About HPF/LPF & Phase

Thread Starter

Alexwfm

Joined Mar 10, 2021
7
Hello everyone,

I was trying to design a circuit where I split an audio signal in two channels: one which is a low pass filtered version of the original and the other which is a high pass filtered one. Both LPF and HPF are 2nd order and have same fc.
The idea was to merge the two signals back at the end of the circuit, after the high end signal gets minor level adjustments. Though when I do this, using a simple summing opamp, I happen to have a notch in the frequency response precisely at fc, which I realised it's where the phase of the two signals is +90 and -90 respectively.

I tried inverting one of the signals 180 degrees to make the frequencies at fc in phase, but there's still some weird modulation due to phase happening at fc which also compromises the flatness of the frequency response. And also the signal's low end would be out of phase with the rest of the audio band which I'd rather avoid.

I was wondering if anyone knew how would I be able to restore the filtered low end in the high end signal, archieving a flat response at the end?


Thank you in advance for any help, stay safe!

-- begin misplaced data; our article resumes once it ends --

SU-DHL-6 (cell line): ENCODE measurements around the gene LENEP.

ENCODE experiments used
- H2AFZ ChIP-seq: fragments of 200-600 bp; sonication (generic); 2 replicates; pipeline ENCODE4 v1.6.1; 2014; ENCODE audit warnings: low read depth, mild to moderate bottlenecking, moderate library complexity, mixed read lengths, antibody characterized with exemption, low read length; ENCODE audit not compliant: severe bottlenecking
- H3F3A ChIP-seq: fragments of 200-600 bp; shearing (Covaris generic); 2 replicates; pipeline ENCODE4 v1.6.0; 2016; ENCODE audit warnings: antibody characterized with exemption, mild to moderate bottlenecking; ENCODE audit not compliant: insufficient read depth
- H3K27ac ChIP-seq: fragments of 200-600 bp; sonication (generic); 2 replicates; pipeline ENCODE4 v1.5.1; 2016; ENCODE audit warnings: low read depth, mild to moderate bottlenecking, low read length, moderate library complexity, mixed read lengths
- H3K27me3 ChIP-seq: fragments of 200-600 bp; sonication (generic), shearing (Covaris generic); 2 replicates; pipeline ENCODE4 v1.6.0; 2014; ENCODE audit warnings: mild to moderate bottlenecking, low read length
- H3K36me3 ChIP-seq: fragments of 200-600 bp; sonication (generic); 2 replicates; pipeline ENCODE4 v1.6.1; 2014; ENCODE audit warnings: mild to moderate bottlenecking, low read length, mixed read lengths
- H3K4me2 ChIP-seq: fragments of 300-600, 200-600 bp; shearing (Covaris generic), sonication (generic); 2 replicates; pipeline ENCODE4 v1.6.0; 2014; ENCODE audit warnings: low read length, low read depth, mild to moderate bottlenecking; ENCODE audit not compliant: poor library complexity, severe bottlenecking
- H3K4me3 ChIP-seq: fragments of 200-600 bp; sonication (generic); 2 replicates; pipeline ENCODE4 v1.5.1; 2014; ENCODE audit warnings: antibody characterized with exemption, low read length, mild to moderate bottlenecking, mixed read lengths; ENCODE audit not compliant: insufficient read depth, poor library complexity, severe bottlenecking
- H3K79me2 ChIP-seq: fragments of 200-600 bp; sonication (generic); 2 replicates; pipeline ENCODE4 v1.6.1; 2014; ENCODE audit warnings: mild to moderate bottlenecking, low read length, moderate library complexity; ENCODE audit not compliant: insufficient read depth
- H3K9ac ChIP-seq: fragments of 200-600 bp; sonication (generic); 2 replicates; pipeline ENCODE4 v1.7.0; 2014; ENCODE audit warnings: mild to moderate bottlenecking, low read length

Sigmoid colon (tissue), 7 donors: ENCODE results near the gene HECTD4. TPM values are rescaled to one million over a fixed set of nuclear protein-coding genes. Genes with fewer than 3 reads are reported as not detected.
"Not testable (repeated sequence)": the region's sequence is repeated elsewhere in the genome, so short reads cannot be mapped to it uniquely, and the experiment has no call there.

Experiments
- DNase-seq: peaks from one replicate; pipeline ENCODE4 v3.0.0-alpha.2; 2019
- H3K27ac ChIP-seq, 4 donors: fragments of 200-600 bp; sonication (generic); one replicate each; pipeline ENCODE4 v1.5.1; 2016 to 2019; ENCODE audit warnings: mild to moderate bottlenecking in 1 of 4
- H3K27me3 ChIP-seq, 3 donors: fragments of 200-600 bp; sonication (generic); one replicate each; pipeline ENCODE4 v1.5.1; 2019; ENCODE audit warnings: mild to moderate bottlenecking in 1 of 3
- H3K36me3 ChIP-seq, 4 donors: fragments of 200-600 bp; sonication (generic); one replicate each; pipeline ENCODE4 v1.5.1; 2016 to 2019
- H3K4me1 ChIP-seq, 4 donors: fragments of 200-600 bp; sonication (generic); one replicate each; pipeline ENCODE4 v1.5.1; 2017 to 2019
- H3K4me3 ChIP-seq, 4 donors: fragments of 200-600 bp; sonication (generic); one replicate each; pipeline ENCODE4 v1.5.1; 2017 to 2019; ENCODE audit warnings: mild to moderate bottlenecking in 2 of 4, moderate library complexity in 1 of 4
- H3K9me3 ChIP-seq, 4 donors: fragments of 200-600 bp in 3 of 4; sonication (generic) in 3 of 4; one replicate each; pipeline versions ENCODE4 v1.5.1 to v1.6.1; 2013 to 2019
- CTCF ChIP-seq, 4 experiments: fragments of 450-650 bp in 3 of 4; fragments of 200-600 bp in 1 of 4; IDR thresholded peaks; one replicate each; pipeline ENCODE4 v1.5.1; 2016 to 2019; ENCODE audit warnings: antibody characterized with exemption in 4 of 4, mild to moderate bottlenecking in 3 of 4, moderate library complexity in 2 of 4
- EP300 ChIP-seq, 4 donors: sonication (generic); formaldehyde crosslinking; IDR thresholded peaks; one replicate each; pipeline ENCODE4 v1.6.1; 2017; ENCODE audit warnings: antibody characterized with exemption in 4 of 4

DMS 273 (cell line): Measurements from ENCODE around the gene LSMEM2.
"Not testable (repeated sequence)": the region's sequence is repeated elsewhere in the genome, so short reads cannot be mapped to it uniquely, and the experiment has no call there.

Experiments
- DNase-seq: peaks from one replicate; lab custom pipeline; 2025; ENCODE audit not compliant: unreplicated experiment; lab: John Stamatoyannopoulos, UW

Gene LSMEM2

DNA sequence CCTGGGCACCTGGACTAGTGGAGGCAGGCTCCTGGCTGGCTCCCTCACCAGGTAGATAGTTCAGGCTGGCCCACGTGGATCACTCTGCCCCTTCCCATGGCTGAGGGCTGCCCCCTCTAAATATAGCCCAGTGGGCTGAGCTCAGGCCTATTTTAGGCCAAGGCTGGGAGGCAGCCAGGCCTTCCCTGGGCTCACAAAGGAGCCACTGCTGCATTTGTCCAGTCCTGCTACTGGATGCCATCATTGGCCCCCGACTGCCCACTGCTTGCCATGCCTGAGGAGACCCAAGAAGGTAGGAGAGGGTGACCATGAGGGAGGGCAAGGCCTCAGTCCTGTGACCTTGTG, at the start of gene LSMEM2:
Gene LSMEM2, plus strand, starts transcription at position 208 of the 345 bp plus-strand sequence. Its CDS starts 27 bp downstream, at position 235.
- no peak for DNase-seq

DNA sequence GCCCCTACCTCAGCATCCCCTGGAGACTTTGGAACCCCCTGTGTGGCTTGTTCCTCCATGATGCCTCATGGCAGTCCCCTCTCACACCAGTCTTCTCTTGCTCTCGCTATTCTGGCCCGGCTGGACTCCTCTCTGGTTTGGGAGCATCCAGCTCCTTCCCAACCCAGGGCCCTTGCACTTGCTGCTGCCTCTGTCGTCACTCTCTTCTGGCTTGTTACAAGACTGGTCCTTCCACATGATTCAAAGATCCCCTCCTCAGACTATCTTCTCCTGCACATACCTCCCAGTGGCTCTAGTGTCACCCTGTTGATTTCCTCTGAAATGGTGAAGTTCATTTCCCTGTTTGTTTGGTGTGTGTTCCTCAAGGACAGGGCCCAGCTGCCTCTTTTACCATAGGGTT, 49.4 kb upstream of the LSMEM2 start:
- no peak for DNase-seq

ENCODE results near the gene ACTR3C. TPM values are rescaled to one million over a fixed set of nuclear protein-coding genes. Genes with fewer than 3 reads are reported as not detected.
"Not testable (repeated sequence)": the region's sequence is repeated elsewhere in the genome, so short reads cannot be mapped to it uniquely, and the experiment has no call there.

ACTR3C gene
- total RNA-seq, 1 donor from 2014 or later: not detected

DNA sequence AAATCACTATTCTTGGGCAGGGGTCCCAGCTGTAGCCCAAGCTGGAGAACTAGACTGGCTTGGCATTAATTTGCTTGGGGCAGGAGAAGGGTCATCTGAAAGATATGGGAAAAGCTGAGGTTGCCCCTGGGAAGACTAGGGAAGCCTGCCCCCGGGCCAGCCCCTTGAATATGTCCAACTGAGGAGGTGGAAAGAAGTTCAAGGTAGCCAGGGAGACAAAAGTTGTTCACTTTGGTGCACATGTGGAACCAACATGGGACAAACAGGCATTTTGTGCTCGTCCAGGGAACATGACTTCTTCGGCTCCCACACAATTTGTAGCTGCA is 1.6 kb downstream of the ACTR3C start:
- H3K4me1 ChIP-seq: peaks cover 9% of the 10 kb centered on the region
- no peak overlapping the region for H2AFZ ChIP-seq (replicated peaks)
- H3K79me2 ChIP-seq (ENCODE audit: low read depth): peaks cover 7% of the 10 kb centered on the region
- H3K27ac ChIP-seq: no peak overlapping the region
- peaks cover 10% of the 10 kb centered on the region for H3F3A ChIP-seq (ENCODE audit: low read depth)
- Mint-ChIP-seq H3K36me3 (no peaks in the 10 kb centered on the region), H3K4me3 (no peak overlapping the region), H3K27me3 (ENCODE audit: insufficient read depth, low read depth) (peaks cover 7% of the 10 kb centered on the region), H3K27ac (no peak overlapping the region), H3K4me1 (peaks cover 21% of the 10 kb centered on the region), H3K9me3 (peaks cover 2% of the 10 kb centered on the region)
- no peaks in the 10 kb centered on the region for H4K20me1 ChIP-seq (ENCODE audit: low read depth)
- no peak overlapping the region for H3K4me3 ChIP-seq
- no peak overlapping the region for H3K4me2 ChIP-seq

A
 

Audioguru again

Joined Oct 21, 2019
3,544
Yes, a 2nd order Butterworth lowpass and a 2nd order Butterworth high pass (and all other even-order Butterworth filters) make a phase-cancellation notch at their crossover frequency. If you invert one side then you have a +3dB boost at the crossover frequency. Using a Linkwitz-Riley alignment (less Q than a Butterworth) eliminates the +3db boost when one side has its phase reversed.

I use 3rd order Butterworth crossovers instead.
 

Thread Starter

Alexwfm

Joined Mar 10, 2021
7
Thanks for the suggestion! I've just simulated on LTspice a 3rd order butterworth crossover and the signals summed up nicely with a minimal bump at fc.
I'll try to see if I can just add an additional RC stage in front of the discrete 2nd order HPF to turn it into a 3rd order filter. Hopefully that will work, I'm expecting the real life version not to be as linear as the simulation.
 

Tesla23

Joined May 10, 2009
482
If you get a flat enough response by experimenting then fine.

There is a theory that will give you a flat response as Audioguru said, use Linkwitz-Riley theory, just duplicate your butterworth filters in each channel. This was discussed in this thread (it was a very long thread so I linked part way through):
https://forum.allaboutcircuits.com/threads/q-of-3rd-order-filters.168519/page-9#post-1517446

Typically if you sum butterworth filters you get a bump as shown, using L-R theory you get a flat response.
1615413121066.png
 

Thread Starter

Alexwfm

Joined Mar 10, 2021
7
Thank you for the link, it looks very tempting. I'm only hesitating on the idea of having to add another two stages so I think I'll try to see how the 3rd order Butterworth configuration works in real life.